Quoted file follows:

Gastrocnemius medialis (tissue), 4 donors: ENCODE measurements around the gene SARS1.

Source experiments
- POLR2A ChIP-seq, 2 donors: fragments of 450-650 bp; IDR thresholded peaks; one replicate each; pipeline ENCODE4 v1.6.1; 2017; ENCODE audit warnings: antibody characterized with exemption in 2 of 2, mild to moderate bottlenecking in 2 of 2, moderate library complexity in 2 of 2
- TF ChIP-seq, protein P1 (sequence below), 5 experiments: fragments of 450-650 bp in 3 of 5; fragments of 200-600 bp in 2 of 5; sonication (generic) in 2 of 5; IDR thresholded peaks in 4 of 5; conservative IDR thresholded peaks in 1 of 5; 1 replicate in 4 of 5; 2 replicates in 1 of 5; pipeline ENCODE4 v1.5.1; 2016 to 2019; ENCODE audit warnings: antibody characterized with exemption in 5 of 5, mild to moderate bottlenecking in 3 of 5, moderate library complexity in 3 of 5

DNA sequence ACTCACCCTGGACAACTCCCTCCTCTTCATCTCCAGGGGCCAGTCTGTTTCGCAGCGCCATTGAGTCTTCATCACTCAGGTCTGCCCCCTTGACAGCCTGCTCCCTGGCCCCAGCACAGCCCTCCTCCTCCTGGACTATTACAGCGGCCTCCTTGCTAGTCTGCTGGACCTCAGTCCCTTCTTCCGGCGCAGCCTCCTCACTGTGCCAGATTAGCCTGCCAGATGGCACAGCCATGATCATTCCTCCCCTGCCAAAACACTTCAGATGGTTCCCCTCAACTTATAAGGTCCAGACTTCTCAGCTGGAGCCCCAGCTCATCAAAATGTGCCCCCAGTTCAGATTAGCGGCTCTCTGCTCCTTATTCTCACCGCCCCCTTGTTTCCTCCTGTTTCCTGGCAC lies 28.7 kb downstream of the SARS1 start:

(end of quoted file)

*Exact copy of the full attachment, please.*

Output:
Gastrocnemius medialis (tissue), 4 donors: ENCODE measurements around the gene SARS1.

Source experiments
- POLR2A ChIP-seq, 2 donors: fragments of 450-650 bp; IDR thresholded peaks; one replicate each; pipeline ENCODE4 v1.6.1; 2017; ENCODE audit warnings: antibody characterized with exemption in 2 of 2, mild to moderate bottlenecking in 2 of 2, moderate library complexity in 2 of 2
- TF ChIP-seq, protein P1 (sequence below), 5 experiments: fragments of 450-650 bp in 3 of 5; fragments of 200-600 bp in 2 of 5; sonication (generic) in 2 of 5; IDR thresholded peaks in 4 of 5; conservative IDR thresholded peaks in 1 of 5; 1 replicate in 4 of 5; 2 replicates in 1 of 5; pipeline ENCODE4 v1.5.1; 2016 to 2019; ENCODE audit warnings: antibody characterized with exemption in 5 of 5, mild to moderate bottlenecking in 3 of 5, moderate library complexity in 3 of 5

DNA sequence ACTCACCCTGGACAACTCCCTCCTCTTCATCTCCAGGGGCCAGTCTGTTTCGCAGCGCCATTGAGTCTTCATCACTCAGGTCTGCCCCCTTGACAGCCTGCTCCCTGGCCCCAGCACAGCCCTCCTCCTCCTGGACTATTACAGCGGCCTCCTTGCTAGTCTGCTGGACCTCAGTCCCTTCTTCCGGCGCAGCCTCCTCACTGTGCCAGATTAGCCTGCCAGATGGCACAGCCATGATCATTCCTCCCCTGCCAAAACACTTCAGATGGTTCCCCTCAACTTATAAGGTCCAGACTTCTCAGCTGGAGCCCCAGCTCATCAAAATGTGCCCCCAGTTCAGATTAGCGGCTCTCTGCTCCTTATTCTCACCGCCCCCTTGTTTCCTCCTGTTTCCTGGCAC lies 28.7 kb downstream of the SARS1 start: